Catching a Titanosaur By a Tooth

Sauropods are Mesozoic puzzles. These long-necked, large-bodied dinosaurs pushed evolutionary innovation to the extreme, and even the simplest aspects of their biology are confounding, oft-debated subjects. For one thing, how could these dinosaurs occupy such a range of body sizes – over 100 feet long among the largest – with tiny, peg-like teeth? These dinosaurs couldn’t chew at all, but must have horfed down vast quantities of greens to fuel their fast-growing bodies. The distinctive, simple teeth of sauropods underscore how strange these animals truly were, and an isolated tooth found in Argentina hints at the presence of what may be an unknown, unusual sauropod.

Universidad Nacional de Río Negro paleontologist Rodolfo García describes the simple, cylindrical tooth in an in-press Cretaceous Research paper. Ranging in the neighborhood of 86 to 70 million years old, the isolated sauropod piece was found in the Cretaceous rock of Salitral de Santa Rosa, Río Negro, Argentina. There is no way of knowing exactly what species of dinosaur the tooth belonged to, but, as García points out, the tooth is likely from a particular form of sauropod called a titanosaur. The question is whether this dinosaur was a hefty herbivore or a weirdo with an oversized head.

At almost three inches long, the specimen is larger than any other titanosaur tooth yet found. In particular, García notes, the petrified peg is about 32% longer than the longest tooth in the titanosaur Nemegtosaurus, and about twice as long as the biggest tooth in the jaws of the bizarre, beaked Bonitasaura. Does this mean that the tooth is a small sign of what may the biggest dinosaur ever? Probably not.

García doesn’t offer any body size estimates for the mystery dinosaur in the new study. That’s a wise move given how little we know about many titanosaurs. Nemegtosaurus, for example, is principally known from a skull, while the most gargantuan titanosaurs – 100-foot-plus giants such as Argentinosaurus and Futalognkosaurus – lack skull material. Without bits of jaw, we don’t know how big the teeth of truly enormous titanosaurs were.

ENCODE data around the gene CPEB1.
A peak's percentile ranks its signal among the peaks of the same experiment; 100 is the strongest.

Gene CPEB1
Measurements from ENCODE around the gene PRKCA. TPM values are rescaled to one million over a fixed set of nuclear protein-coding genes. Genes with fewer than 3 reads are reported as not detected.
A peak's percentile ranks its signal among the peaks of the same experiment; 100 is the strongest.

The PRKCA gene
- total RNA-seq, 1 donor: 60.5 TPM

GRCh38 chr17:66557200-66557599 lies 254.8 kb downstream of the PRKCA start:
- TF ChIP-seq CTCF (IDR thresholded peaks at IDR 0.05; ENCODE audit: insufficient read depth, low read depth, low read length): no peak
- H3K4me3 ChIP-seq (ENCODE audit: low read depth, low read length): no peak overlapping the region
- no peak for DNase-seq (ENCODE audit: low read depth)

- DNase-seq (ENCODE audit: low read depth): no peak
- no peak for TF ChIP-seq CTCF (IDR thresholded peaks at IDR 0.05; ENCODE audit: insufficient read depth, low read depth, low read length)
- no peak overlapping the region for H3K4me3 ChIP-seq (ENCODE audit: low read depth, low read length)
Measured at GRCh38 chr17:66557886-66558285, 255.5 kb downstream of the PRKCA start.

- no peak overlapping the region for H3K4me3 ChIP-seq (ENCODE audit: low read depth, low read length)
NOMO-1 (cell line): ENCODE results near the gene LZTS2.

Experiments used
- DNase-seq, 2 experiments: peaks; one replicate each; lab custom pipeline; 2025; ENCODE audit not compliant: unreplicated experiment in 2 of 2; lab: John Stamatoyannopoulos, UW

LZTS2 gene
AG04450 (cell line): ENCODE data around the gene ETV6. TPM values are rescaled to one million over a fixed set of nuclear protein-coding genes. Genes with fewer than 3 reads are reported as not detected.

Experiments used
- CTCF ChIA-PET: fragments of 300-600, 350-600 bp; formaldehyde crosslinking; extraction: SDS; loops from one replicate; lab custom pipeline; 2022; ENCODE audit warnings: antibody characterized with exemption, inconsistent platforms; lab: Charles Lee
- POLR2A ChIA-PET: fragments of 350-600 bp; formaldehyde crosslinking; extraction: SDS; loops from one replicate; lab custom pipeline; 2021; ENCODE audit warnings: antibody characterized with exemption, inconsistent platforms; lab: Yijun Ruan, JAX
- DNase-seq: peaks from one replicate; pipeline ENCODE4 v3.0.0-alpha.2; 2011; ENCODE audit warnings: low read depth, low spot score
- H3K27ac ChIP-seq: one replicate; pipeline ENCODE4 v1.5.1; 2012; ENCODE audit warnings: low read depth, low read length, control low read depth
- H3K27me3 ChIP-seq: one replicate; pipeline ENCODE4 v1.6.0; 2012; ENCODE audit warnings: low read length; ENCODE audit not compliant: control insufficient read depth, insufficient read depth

There’s a little more of Bonitasaura to work with. Paleontologist Sebastián Apesteguía estimated that this relatively short-necked, stout sauropod was about 30 feet long. The tooth García describes obviously came from a larger animal, but, given the vagaries of scaling and proportion, it’s hard to say just how much bigger. Still, if the mystery tooth belonged to a sauropod a bit more than twice as big as Bonitasaura – let’s be generous and say 75 feet or so, just for the hell of it – that still doesn’t come close to the size of the biggest sauropods. The current contenders for the Biggest Dinosaur EVER superlative are all estimated to be in excess of 100 feet, and, maddeningly, they universally lack heads.

And, as García hypothesizes, it’s possible that the hidden sauropod might have been a big-headed animal with a goofy grin of oversized teeth. The isolated tooth looks large compared to those of other titanosaurs found in the same formation – Bonatitan, Rocasaurus, and Aeolosaurus – but doesn’t tell us anything about the skull or exact size of the rest of the animal. Indeed, whether the tooth even belongs to a new species or represents a large individual of a previously-named sauropod isn’t clear. For now, the tooth is a hint of what remains to be discovered.


Apesteguía, S. 2004. Bonitasaura salgadoi gen. et sp. nov.: a beaked sauropod from the Late Cretaceous of Patagonia. Naturwissenschaften. 91, 10: 493-497

García, R. 2012. A giant tooth from the Late Cretaceous (middle Campanian-lower Maastrichtian) of Patagonia, Argentina: An enormous titanosaur or a large toothed titanosaur? Cretaceous Research.

Wilson, J. 2005. Redescription of the Mongolian sauropod Nemegtosaurus mongoliensis Nowinski (Dinosauria: Saurischia) and comments on Late Cretaceous sauropod diversity. Journal of Systematic Palaeontology. 3,3: 283-318

One thought on “Catching a Titanosaur By a Tooth

  1. It’s nice to see that a paper describing an interesting clue to a possible new animal doesn’t have to include naming a new taxon. I can imagine a less restrained paper marketed with reconstructions of grinning, buck-toothed sauropods grasping theropods by the neck and flinging them about like rag dolls.

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